Satellite images provided by GeoEye show an area about 20 miles northeast of Qum, Iran. The photo at left was taken in February 2000. The one on the right was taken in September 2009, and reportedly shows the region has become the site of a centrifuge facility., AP
When outgoing Mossad director Meir Dagan told reporters earlier this month that Iran was at least four years away from developing nuclear weapons, the focus in Israel quickly turned to the question: what had caused the delay? Now, some two weeks later, some Israelis are asking a more cynical question: why did Dagan go public with the upbeat assessment in the first place? For years, Israel has been issuing dire warnings about Iran, hoping to prod the international community into action. Just 13 months ago, Defense Minister Ehud Barak estimated Iran would be in a position to build its first bomb by 2011. Sanctions and sabotage have clearly slowed down the Iranian program. But why, just as Tehran is starting to feel the pressure, would the Israeli intelligence chief risk lulling the international community by revealing the good news?
Dagan might simply have wanted to ensure that he received credit for the success: on his watch, Iranian nukes were dealt a setback. But the 65-year-old spymaster is not known as a grandstander. During his eight years as Mossad chief, he studiously avoided media attention. A more likely explanation is that Dagan worries Prime Minister Benjamin Netanyahu might make a hasty decision to attack the Iranian nuclear installations. People who have heard Dagan’s views on the matter say he believes such an attack would be a mistake, drawing Israel into a punishing war without necessarily solving the problem. “He thinks there are many other options and plenty of time before a decision must be made,” one of them said (the source did not want to be named revealing details from restricted discussions). By going public with the 2015 estimate, Dagan has made it more difficult for Netanyahu to press the case for an attack—whether with his own cabinet, with officials in Washington, or with the Israeli public.
Netanyahu’s reaction offers another clue. The newspaper Yedioth Ahronoth reported last week that the Israeli leader was furious with Dagan. When asked about the matter during a news conference, Netanyahu appeared to dismiss the assessment. “I think that intelligence estimates are exactly that—estimates. They range from the best case to the worst case.” True enough. But reporters who attended the briefing with Dagan (he invited just a small number of Israelis who cover security matters) said he made it clear that 2015 is the worst-case scenario. “If the world stands by and does nothing, the soonest Iran will have a nuclear device is 2015, if that,” one of the reporters who attended the briefing quoted him as saying. Others in attendance said it was clear Dagan had intended to get one point across—that there’s no need to rush into attacking Iran.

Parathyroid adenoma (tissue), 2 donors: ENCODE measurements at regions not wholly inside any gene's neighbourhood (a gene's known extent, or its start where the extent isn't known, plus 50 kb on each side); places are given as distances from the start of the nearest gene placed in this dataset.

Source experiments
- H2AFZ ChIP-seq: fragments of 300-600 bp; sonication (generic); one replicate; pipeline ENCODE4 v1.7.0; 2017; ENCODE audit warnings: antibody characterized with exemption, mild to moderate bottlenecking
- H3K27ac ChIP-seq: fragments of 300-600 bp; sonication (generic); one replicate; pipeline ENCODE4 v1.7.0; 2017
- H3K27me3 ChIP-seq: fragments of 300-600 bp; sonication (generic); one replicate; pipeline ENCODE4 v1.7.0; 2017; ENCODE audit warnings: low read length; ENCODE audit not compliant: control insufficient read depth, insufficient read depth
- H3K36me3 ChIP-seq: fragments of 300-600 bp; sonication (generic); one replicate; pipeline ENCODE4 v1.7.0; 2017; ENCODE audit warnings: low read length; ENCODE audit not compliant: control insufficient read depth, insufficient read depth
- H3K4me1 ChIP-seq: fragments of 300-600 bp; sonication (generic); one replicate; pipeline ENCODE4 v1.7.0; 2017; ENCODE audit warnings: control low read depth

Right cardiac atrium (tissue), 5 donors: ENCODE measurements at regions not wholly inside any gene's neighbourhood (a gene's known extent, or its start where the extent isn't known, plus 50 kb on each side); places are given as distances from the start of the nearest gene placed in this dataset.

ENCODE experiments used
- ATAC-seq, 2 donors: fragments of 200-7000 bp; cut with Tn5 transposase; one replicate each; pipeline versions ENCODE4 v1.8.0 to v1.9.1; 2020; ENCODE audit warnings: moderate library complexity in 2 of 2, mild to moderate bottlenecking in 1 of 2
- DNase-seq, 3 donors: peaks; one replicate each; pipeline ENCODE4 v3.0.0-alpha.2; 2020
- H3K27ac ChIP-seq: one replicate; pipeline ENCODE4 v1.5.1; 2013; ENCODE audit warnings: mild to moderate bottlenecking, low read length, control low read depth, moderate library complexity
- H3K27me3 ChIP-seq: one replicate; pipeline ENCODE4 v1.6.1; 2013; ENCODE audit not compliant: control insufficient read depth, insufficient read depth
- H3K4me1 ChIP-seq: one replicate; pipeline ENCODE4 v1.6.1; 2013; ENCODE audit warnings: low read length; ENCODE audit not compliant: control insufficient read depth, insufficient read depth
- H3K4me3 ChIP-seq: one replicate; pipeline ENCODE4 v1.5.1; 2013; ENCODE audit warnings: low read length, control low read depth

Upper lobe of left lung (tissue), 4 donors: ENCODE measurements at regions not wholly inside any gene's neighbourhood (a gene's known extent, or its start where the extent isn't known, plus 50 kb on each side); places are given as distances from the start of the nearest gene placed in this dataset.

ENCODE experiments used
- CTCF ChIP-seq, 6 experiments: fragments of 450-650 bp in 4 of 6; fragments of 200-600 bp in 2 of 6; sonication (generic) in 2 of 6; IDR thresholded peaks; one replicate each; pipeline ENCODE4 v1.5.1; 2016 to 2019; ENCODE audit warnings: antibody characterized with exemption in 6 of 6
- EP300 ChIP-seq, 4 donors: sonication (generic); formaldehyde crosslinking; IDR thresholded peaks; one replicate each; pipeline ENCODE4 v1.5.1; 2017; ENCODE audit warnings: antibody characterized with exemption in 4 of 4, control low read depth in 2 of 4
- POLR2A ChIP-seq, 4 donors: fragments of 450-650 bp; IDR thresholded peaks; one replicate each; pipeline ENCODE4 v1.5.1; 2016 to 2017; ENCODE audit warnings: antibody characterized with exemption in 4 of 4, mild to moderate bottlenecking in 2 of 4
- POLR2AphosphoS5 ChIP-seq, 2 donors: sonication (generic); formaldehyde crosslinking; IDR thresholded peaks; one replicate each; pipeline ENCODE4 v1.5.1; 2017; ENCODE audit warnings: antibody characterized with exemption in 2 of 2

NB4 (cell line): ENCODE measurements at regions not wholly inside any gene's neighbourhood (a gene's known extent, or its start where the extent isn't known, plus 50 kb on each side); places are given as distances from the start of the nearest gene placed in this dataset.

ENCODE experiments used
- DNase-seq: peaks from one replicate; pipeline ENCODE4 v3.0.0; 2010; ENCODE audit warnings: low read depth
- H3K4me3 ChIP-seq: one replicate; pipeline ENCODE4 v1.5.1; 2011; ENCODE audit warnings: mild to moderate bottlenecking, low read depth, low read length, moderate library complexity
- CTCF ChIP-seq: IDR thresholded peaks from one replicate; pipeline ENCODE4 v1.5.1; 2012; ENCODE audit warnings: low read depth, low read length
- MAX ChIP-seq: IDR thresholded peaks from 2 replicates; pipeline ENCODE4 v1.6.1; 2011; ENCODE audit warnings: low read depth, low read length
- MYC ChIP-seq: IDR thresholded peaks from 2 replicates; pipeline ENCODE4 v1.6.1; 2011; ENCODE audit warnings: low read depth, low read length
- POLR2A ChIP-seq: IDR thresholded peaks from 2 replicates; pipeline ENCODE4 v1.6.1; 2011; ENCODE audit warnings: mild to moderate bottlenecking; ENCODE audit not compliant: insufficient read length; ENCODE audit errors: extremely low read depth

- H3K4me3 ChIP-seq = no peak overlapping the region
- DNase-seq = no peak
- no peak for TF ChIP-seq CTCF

The briefing was supposed to be off the record, according to the reporters. At some point, Dagan agreed to have his comments published, but a debate ensued about how they would be attributed. Stories written the next day referred obliquely to Dagan addressing a closed meeting. Within days, the understanding broke down and reporters began writing openly about being briefed by the outgoing Mossad chief. Their stories prompted other former Mossad officials to speak out, some agreeing with Dagan and others criticizing him. “I think this is his analysis. It’s his point of view. I think differently,” Ilan Mizrahi, who served as deputy director of Mossad until about eight years ago, told NEWSWEEK. He said the assessment sends the wrong message. “Someone might think ‘2015, we have time, so let’s relax, there’s no rush.’ I think that would be a mistake.” Ephraim Halevy, a former Mossad chief, said the Iranians “have very serious vulnerabilities that need to be exploited in every possible way short of the ultimate use of force, which is the last resort.”
Dagan wouldn’t be the only security official to have had differences with Netanyahu. Leaks to the Israeli media over the past year suggest that both the outgoing Army chief, Gabi Ashkenazi, and the just-retired head of military intelligence, Amos Yadlin, had deep reservations about attacking Iran and expressed them to Netanyahu and Barak. Aluf Benn, a columnist and political editor for the newspaper Haaretz, wrote this week that Ashkenazi was so worried about a possible attack, he asked President Shimon Peres and two former generals to get “the prime minister’s promise that his view would be heard.” The episode angered Barak, who eventually replaced Ashkenazi with another general, Yoav Galant. “The impression is that Galant is more aggressive on Iran and will not block Netanyahu and Barak, who are eager to go into battle,” Benn wrote. That alone might have persuaded Dagan to speak up.